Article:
A popular feature in Good Times magazine is “Your Health Questions,” in which we find experts to answers questions submitted by our readers about health, nutrition and well-being
By Wendy Haaf
Q. I always thought the optimal dietary goal was 2,000 calories a day, but I recently heard someone on the radio say that we need fewer calories as we get older. Are there guidelines for how many calories we need to stay healthy?
A. You’re no doubt thinking of the 2,000-calorie goal listed on the nutrition-facts table found on food packaging. This is an arbitrary number used to calculate the daily percentage values for nutrients, which are intended to give you a ballpark idea of whether a particular item contains relatively large or small amounts of, for example, protein, fat, or sodium, and to enable you to more easily compare two seemingly similar products.
In reality, however, whether someone needs fewer or more than 2,000 daily calories to maintain a stable weight varies from one person to another, depending on such factors as “height, weight, age, and even sex and activity level,” says Shelby Grace Dowdell, a registered dietitian in Sarnia, ON.
Yes, age is part of the equation—all other things remaining equal, requirements dip, on average, a small amount with each passing decade after roughly age 30—but that doesn’t mean you should worry about aiming for a lower daily target or focus on calories at all, since this can lead to distorted eating patterns. “When people get into that calorie-count mindset, they can lose focus on food quality,” Dowdell says, by, for example, cutting out nutrient-dense higher-calorie foods such as nuts, rather than limiting portion size.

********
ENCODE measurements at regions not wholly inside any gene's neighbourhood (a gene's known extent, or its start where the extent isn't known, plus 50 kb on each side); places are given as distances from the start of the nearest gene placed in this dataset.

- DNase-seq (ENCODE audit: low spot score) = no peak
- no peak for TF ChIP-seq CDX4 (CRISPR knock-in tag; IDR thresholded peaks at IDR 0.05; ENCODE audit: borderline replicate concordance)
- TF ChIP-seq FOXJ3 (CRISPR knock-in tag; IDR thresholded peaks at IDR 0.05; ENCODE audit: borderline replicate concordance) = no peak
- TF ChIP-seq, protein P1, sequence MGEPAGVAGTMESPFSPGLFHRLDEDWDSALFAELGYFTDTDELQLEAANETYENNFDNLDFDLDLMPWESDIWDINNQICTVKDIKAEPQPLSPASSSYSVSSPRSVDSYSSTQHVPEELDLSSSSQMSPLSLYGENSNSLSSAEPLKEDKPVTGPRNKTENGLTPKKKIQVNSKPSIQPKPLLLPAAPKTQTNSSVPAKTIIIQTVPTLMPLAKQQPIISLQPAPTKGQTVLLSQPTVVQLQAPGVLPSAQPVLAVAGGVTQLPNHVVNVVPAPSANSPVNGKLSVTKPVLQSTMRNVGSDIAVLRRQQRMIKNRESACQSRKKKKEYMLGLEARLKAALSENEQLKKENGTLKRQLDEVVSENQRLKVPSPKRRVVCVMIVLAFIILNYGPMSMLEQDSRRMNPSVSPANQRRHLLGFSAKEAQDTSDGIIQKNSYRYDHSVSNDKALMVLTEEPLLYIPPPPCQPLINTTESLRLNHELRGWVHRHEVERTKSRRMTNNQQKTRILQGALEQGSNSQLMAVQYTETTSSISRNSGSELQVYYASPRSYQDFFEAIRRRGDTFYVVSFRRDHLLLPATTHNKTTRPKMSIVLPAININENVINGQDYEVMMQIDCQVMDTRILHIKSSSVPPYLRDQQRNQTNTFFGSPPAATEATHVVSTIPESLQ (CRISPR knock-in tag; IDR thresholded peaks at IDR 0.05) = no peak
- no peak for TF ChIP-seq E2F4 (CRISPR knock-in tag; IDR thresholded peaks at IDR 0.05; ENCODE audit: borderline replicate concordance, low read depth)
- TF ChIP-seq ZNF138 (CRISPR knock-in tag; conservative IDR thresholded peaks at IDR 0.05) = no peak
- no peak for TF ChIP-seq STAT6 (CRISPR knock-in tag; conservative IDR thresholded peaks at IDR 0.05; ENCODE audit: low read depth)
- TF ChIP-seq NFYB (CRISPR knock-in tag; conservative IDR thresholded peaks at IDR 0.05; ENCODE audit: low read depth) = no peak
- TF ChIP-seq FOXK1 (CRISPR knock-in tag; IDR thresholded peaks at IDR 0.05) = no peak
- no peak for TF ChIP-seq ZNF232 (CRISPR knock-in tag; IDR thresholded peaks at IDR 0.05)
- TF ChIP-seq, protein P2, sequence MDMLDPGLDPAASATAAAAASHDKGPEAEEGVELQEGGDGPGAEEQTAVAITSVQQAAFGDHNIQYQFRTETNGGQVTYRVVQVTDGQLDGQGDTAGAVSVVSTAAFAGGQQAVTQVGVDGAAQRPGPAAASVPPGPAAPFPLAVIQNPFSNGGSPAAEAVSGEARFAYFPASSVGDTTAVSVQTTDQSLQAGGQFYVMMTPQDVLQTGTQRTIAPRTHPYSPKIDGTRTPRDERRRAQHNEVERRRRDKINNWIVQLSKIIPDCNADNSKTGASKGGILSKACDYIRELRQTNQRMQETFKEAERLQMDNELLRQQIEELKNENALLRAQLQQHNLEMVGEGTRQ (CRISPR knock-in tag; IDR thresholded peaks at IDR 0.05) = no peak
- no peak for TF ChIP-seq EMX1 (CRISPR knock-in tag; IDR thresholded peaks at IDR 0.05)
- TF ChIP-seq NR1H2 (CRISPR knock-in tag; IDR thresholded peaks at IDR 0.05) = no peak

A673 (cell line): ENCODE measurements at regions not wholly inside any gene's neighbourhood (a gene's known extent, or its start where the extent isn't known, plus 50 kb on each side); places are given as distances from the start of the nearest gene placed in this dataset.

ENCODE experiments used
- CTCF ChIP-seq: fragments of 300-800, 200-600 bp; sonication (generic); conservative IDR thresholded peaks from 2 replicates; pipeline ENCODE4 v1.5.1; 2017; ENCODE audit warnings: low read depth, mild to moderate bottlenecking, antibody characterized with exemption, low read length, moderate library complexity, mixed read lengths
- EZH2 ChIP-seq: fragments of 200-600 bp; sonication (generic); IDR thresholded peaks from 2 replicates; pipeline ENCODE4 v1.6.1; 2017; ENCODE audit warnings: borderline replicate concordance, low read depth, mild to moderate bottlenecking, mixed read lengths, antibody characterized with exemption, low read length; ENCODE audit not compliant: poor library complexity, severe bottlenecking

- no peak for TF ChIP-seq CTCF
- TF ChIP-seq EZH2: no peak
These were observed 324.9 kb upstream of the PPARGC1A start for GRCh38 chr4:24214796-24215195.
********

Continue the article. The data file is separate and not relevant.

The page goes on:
Many dietitians, including Dowdell, recommend instead simple strategies that enable you to get the nutrients you need to maintain good health while helping your body naturally adjust to any changes in energy needs. Provided you eat balanced meals and snacks every three or four hours, spreading your protein intake throughout the day and emphasizing fruits, vegetables, and high-fibre carbohydrates, your appetite should regulate itself.
“When people do that, it keeps them in touch with how many calories their body needs, so they feel hungry when it’s appropriate and satisfied when it’s appropriate,” says Rosie Schwartz, a Toronto registered dietitian and the author of The Enlightened Eater’s Whole Foods Guide (Viking Canada, 2003).
Getting enough protein and splitting it up across multiple meals, rather than concentrating it at dinner, is key to maintaining lean body mass, particularly as we get older.
“What happens when people go without protein at breakfast and lunch is that they lose muscle mass, and that decreases their metabolic rate, which makes it easier to either gain weight or have less of an appetite,” Schwartz explains, adding that the latter scenario can spiral into further loss of muscle mass. Similarly, skipping meals (which also sabotages nutrient intake) can either suppress appetite or spur overeating. (If you lose your appetite or are having difficulty maintaining a healthy weight, ask your doctor to refer you to a registered dietitian for personalized advice.)
“The key is to listen to your body,” Schwartz says, “but you can listen to your body only if you’ve been nourishing it well and eating a balanced diet of real food.”